Monday, June 16, 2008

Welcome to the 2008-2009 Season

In 2007-2008 we began a dialogue with our audiences through a series of post-show discussions, guest panels and Semantic Labs. The positive response has encouraged us to expand the conversation online. I’m pleased now to welcome you to the Red Tape Theatre Company blog!

After reading hundreds of plays, narrowing down to a list of 15, then tossing the list out and starting from scratch, we are pleased to announce our 2008-2009 season. Red Tape Theatre Company will be producing Lope de Vega’s The Dog in the Manger in October 2008 and Henrik Ibsen’s An Enemy of the People in May 2009.

Red Tape has long been interested in writing our own work and will be taking our first step this season by creating original adaptations of both plays. At present I’m happily buried in books about the Spanish Golden Age and the rise of the Inquisition. We must gain a greater understanding of de Vega’s time to find the play’s connections to our own. Members of the company, and some special guests, will be asked to write on our blog as the adaptation process continues. We look forward to sharing our findings with you!

Paul G. Miller
Season Dramaturge

For more information on our season visit


Elena said...

Hey, Paul.

I directed The Dog in the Manger for a student troupe at the University of Illinois at Urbana-Champaign last October and am thrilled to find that there are at least two American companies producing the play this year. (Besides Red Tape, the other is The Shakespeare Theatre Company in Washington D.C.)

I wondered, given your extensive script-gleaning process, how you decided on Dog and An Enemy of the People, specifically; how you decided to do new adaptations of the works; and how you plan to adapt...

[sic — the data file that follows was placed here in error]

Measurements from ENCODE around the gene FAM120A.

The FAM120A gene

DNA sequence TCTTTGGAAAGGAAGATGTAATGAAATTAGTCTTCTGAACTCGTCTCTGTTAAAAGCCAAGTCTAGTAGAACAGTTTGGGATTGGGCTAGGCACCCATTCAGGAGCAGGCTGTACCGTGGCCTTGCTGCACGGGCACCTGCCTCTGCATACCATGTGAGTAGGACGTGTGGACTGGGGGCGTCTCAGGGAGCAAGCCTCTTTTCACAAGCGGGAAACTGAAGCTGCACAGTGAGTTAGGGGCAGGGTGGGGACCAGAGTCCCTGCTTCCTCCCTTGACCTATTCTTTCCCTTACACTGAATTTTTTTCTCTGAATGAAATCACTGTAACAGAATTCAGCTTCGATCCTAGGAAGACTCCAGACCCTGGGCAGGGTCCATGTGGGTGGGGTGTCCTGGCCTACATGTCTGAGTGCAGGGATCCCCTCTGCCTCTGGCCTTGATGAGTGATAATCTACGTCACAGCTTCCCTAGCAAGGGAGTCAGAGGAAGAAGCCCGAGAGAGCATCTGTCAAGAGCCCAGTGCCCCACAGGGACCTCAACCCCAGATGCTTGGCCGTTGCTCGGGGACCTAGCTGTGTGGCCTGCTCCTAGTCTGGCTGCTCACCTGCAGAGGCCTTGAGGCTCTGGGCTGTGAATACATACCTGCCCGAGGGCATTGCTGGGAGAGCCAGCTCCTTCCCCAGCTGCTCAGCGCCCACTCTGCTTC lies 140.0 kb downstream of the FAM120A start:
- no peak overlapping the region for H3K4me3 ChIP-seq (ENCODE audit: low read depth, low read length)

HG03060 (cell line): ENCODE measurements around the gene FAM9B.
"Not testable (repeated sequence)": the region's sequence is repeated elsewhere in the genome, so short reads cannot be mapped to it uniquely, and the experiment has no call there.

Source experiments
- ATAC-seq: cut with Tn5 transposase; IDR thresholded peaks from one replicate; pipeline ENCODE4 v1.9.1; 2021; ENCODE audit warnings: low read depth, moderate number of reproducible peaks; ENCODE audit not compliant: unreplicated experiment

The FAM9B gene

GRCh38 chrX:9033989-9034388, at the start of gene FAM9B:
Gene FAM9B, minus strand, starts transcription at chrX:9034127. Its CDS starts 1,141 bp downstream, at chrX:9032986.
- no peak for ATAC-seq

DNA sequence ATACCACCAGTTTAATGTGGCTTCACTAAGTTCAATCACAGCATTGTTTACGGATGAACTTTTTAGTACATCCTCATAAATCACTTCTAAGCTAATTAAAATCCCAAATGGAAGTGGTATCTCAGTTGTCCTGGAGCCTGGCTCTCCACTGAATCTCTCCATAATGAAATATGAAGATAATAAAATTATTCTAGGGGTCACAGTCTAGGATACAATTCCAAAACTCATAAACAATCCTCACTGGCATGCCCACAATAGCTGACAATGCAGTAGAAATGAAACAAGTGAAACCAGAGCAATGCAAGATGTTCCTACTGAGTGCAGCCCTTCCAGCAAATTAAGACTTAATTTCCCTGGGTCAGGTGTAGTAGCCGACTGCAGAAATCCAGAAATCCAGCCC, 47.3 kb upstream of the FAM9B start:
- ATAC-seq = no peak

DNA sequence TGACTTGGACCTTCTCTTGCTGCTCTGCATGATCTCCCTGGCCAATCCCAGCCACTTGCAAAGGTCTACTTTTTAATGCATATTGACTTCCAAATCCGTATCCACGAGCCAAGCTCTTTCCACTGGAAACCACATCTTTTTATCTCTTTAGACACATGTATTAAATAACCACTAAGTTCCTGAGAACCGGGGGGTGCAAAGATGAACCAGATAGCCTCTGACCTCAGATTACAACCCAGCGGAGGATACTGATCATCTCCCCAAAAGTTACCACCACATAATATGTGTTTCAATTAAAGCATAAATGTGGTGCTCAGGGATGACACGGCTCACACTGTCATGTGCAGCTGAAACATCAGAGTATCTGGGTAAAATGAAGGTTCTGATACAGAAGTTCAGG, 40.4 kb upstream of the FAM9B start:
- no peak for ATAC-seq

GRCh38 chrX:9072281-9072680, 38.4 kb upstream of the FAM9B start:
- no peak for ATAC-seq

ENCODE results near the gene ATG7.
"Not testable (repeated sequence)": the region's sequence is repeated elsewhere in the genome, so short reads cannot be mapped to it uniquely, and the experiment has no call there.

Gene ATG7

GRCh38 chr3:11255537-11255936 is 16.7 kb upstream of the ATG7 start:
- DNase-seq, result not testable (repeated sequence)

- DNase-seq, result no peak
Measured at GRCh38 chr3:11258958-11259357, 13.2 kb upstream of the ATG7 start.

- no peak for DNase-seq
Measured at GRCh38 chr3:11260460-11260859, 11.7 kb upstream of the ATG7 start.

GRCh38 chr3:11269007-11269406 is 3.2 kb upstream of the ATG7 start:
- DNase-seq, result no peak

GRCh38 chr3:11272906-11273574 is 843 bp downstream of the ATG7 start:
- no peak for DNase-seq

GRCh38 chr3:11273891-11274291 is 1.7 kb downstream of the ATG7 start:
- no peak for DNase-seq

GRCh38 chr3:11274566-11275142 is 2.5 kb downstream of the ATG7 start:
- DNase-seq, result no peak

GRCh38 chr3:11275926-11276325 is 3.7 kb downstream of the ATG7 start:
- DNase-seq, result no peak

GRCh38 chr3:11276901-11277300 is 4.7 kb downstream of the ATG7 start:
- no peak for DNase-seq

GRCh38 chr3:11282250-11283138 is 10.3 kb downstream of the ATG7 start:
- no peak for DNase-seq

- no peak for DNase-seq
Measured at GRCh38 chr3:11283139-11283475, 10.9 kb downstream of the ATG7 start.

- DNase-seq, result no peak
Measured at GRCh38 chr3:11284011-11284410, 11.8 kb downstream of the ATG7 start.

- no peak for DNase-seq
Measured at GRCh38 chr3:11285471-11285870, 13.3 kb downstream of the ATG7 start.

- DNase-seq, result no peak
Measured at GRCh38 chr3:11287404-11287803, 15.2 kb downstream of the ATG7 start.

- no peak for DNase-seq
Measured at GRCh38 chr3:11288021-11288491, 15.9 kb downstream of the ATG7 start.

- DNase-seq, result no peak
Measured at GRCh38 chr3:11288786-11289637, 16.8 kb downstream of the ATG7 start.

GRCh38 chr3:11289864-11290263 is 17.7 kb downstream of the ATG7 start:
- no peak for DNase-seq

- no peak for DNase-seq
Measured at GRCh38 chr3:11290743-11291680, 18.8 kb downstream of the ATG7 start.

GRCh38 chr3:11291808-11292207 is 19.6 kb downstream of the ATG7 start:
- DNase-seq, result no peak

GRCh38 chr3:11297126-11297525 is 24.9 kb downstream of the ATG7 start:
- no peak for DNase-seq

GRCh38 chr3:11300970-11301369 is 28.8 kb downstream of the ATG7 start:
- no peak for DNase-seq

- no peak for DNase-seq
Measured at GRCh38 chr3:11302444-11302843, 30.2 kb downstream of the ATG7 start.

Re: adaptations: It seems to me that most adapt a text by a long-dead source (see Jeffrey Hatcher's Turn of the Screw) or from a non-dramatic text (see lots of Mary Zimmerman's work) so there are little to no copyright issues. But unless you're planning new translations of Dog and Enemy of the People, you're necessarily working from someone else's English translation-- in which case, why not produce that translation? And I wondered: whose translation will you use?)

At any rate, I'm glad that you're staging this story; it's one of my favorites. The Inquisitorial angle is intriguing, to say the least (could clergy important enough to be associated with the Inquisition marry? go figure!), and I hope that I'll be able to come up to see your production this October.

Source-wise: If you haven't come across it yet, I highly recommend Daily Life in the Spanish Golden Age by Marcelin Defourneaux. And do check out Yan Frid's Sobaka na Sene and Pilar Miro's El Perro del Hortelano. I'm not sure if Sobaka na Sene is available with subtitles yet, but it's a must-see for anyone who likes the play.

Best regards,
Elena Levenson

Red Tape Theatre said...

Thank you for the titles! I'll look them up. While I've read some wonderful translations along with deVega's original text of "Dog in a Manger," our adaptor James Palmer has used the principal characters and themes to create a new adaptation of the story. I think those who know the original will be pleasantly surprised by some new twists!